“I really don’t know why I just decided to do that first collection. It was to do with painters and paintings – Rembrandt. And Rembrandt colours. And then my friend took me to buy a Singer sewing machine and I remember thinking 22,000 rupees for a sewing machine I will use for a week?”
In 2012, Nelun made contact with a batik artist in Kandy. Taking along some hand drawn sketches, she visited the workshop and made her hands messy with dyes. Nelun was excited to make a colour swatch
– oh the colours! Rarely a blue in sight – “I really don’t like blue”. Eagerly she mixed about thirty bold and bright colours with Rembrandt on her mind. “The design process is very simple: whatever comes into my head. The first sarees were Rembrandt, and my friend came and modelled them for me.”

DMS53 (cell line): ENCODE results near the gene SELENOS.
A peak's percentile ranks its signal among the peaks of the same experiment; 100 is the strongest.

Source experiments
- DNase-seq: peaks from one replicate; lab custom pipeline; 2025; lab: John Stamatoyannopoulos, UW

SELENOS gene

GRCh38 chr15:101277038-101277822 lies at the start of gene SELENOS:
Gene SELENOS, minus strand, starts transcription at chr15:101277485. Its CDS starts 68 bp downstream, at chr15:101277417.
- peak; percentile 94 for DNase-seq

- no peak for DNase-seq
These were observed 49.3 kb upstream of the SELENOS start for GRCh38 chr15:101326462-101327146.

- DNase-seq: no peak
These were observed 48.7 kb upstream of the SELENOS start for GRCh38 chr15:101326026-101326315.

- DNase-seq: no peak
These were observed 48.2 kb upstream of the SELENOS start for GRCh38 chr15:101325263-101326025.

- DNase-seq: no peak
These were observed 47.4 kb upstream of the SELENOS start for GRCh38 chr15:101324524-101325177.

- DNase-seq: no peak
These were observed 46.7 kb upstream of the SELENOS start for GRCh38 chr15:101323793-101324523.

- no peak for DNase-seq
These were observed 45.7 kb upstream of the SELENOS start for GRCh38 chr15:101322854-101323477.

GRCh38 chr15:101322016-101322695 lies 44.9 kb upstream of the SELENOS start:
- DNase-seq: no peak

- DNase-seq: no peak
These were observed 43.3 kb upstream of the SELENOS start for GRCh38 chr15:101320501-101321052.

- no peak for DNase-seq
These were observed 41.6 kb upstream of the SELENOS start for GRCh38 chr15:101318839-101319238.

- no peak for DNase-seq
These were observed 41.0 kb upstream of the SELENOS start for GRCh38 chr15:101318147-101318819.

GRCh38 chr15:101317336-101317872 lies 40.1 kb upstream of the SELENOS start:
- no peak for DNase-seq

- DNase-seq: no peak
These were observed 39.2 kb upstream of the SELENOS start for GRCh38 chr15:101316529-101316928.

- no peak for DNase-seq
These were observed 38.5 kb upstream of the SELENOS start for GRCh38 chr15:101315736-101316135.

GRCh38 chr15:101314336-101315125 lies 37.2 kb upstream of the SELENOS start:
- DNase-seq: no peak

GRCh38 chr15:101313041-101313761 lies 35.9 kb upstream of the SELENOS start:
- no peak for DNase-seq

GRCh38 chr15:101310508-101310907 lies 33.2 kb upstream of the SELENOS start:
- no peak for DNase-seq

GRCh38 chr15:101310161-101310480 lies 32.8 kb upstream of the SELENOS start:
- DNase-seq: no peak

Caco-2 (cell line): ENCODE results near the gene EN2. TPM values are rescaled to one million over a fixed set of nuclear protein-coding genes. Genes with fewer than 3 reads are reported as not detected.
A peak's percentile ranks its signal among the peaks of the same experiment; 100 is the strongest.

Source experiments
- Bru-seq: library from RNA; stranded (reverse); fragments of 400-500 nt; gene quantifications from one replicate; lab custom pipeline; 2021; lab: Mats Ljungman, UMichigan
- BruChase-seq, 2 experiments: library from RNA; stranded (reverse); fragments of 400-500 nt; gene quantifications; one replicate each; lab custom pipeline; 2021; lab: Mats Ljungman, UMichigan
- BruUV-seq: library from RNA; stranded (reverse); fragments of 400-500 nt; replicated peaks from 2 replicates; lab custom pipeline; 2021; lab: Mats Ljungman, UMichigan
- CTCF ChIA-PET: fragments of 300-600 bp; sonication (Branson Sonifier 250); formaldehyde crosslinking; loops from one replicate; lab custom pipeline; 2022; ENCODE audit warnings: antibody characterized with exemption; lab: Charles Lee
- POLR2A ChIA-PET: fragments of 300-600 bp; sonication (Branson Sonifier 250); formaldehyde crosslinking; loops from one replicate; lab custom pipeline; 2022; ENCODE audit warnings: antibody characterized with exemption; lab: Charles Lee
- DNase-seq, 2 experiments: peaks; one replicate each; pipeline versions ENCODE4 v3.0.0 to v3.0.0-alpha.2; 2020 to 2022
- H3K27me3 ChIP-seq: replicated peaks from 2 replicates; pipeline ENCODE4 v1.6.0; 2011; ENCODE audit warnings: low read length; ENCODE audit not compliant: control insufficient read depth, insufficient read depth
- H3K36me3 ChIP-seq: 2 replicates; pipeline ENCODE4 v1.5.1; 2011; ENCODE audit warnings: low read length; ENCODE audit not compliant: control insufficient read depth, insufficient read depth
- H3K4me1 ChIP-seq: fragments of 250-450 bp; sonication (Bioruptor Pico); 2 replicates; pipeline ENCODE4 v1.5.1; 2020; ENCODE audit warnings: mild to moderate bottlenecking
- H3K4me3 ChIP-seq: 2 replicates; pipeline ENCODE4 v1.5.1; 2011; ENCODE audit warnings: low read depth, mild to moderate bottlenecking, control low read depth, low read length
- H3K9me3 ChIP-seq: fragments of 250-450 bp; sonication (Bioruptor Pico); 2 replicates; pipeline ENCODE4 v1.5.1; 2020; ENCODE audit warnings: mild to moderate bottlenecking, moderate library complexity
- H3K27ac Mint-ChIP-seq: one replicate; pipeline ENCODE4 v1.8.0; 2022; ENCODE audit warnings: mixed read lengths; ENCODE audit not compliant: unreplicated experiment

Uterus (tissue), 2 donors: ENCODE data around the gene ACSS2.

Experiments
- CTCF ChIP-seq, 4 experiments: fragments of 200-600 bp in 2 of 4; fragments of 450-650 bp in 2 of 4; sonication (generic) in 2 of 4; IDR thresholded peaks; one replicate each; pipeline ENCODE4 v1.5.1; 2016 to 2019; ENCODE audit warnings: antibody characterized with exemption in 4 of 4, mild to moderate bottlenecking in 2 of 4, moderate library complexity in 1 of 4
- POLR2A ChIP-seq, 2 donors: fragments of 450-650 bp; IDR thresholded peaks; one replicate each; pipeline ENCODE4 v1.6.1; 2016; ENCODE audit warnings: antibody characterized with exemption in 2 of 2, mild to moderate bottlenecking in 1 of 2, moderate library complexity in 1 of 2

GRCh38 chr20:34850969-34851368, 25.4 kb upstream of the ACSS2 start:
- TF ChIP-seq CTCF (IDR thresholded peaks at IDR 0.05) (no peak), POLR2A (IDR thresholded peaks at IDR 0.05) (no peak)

Nelun showed her finished products to a businesswoman friend of hers, Valli. So excited by what she saw, her friend asked for more – many, many more. Nelun recalls: “I just did two or three sarees and showed it to Valli who has a shop. She said she’d like to have forty. So it took me about a year, and I did forty and she SOLD them!” Nelun says this in astonishment – this theme of self-effacing modesty surfacing yet again.
These days, Nelun’s liaising with a Kandy batik workshop is more streamlined: “I draw the design on A3, send (scan and email) it to the batik factory and they send it back.” As you can imagine, when working with seven metres of saree fabric, the batik process is far from fast. After around six weeks, Nelun receives her finished product back.